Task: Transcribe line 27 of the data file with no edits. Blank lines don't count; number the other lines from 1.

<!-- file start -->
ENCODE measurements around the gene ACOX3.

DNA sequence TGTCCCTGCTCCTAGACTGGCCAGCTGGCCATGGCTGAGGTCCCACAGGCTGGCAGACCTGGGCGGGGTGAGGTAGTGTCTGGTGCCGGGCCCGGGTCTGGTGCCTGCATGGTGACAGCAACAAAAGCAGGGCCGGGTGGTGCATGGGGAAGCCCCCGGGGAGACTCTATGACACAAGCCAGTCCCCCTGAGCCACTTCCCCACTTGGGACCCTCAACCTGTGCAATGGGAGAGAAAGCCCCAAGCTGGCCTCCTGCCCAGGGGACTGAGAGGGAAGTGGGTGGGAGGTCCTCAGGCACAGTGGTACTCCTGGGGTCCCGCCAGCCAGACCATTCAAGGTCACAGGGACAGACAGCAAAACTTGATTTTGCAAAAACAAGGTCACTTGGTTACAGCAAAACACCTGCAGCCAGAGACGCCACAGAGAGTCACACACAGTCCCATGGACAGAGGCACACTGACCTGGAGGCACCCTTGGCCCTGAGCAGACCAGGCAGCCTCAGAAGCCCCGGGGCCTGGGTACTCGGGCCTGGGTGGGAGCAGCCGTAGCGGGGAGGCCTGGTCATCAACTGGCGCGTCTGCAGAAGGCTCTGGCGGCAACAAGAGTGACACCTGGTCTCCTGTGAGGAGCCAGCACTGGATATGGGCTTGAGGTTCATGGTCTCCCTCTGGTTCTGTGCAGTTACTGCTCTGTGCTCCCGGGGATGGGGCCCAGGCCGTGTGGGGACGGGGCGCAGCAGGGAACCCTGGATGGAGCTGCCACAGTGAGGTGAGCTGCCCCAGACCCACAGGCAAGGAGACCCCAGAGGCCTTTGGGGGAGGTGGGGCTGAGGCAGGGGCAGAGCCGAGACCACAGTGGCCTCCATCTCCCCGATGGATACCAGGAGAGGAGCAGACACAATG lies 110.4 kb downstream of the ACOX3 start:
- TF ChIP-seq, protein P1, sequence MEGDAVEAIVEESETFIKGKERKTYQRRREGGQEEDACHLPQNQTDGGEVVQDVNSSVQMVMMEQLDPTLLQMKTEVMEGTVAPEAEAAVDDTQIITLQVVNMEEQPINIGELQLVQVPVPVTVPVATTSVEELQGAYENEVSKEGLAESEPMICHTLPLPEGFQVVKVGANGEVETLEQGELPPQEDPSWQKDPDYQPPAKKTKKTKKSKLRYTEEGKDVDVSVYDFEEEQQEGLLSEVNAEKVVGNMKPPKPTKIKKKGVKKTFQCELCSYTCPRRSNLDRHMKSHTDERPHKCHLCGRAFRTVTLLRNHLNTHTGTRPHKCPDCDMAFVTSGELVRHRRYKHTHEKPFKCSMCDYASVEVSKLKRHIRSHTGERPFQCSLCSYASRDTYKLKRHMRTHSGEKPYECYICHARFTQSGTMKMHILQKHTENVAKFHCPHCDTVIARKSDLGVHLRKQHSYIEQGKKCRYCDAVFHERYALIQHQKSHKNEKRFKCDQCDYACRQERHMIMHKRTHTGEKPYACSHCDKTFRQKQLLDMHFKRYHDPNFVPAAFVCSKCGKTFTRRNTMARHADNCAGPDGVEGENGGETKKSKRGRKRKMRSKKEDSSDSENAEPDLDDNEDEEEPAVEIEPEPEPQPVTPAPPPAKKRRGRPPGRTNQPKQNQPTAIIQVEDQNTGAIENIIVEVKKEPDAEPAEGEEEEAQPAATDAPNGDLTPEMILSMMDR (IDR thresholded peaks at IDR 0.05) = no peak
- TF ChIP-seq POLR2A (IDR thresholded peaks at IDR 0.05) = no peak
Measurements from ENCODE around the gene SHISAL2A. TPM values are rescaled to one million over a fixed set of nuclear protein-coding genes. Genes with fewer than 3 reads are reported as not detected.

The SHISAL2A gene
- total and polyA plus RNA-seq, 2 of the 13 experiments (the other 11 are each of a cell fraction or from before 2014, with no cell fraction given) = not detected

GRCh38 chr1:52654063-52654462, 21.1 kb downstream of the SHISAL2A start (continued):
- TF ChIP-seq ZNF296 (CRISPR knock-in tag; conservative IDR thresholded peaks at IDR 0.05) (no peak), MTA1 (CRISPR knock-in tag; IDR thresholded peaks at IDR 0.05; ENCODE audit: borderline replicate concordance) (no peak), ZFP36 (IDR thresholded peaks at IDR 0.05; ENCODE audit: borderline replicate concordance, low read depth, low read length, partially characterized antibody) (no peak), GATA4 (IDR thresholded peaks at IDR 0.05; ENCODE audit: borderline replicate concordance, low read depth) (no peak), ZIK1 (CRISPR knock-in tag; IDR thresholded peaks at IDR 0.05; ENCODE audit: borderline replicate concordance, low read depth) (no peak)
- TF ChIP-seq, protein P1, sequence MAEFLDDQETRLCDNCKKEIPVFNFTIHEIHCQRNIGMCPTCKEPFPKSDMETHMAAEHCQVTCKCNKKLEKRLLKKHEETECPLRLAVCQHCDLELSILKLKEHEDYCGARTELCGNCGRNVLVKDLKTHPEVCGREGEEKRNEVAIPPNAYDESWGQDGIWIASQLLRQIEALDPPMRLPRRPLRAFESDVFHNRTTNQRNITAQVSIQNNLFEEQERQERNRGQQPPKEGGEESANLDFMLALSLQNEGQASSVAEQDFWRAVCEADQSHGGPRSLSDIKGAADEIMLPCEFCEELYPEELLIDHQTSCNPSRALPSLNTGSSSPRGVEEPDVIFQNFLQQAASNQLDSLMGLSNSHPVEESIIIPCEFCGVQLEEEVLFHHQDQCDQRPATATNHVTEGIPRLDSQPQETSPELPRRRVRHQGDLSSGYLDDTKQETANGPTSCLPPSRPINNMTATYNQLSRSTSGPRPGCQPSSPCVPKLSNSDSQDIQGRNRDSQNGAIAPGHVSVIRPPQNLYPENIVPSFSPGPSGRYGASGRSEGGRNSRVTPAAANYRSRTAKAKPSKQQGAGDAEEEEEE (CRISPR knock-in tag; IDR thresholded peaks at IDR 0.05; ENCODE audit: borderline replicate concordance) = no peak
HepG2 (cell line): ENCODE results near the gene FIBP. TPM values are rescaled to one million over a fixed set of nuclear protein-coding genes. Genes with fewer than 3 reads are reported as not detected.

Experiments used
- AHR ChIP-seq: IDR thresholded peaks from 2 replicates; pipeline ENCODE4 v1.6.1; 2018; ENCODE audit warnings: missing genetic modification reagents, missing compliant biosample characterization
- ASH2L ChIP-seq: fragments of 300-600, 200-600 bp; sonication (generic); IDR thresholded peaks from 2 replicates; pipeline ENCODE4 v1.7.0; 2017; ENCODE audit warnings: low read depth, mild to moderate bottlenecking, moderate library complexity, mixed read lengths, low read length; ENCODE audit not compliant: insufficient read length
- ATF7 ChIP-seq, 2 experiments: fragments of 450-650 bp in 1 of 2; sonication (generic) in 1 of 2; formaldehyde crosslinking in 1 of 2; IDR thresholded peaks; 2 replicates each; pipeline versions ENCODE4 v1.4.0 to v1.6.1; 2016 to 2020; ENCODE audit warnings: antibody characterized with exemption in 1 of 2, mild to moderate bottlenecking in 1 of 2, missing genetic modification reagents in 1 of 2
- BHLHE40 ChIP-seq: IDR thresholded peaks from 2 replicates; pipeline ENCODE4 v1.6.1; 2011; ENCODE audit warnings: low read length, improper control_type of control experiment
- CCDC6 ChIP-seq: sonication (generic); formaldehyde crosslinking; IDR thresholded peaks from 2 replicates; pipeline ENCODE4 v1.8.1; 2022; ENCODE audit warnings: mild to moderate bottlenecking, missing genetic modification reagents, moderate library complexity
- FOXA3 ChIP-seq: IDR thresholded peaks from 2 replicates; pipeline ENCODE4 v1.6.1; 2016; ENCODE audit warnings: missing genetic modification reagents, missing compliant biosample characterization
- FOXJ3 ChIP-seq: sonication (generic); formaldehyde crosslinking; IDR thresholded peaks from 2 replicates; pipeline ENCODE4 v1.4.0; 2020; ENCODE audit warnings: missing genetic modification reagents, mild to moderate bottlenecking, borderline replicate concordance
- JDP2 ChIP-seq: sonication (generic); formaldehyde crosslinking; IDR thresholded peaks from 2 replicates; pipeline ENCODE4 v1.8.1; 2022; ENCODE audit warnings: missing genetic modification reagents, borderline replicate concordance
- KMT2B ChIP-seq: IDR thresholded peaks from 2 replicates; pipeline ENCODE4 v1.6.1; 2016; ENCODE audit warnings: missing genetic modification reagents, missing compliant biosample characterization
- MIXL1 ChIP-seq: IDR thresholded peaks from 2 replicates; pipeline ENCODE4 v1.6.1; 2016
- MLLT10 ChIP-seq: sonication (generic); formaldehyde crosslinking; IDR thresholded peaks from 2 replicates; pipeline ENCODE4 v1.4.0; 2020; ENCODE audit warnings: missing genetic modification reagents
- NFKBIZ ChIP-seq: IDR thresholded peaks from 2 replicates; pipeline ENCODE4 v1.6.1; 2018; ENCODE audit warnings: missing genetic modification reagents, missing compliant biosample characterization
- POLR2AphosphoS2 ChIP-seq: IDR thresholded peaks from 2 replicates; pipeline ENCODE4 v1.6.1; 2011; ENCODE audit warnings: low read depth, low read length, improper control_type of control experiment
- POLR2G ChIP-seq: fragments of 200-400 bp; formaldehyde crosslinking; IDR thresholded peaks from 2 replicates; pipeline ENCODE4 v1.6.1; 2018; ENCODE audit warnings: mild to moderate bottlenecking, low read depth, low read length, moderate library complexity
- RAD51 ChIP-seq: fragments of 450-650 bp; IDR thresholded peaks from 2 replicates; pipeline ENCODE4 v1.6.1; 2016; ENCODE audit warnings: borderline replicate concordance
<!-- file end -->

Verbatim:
- RAD51 ChIP-seq: fragments of 450-650 bp; IDR thresholded peaks from 2 replicates; pipeline ENCODE4 v1.6.1; 2016; ENCODE audit warnings: borderline replicate concordance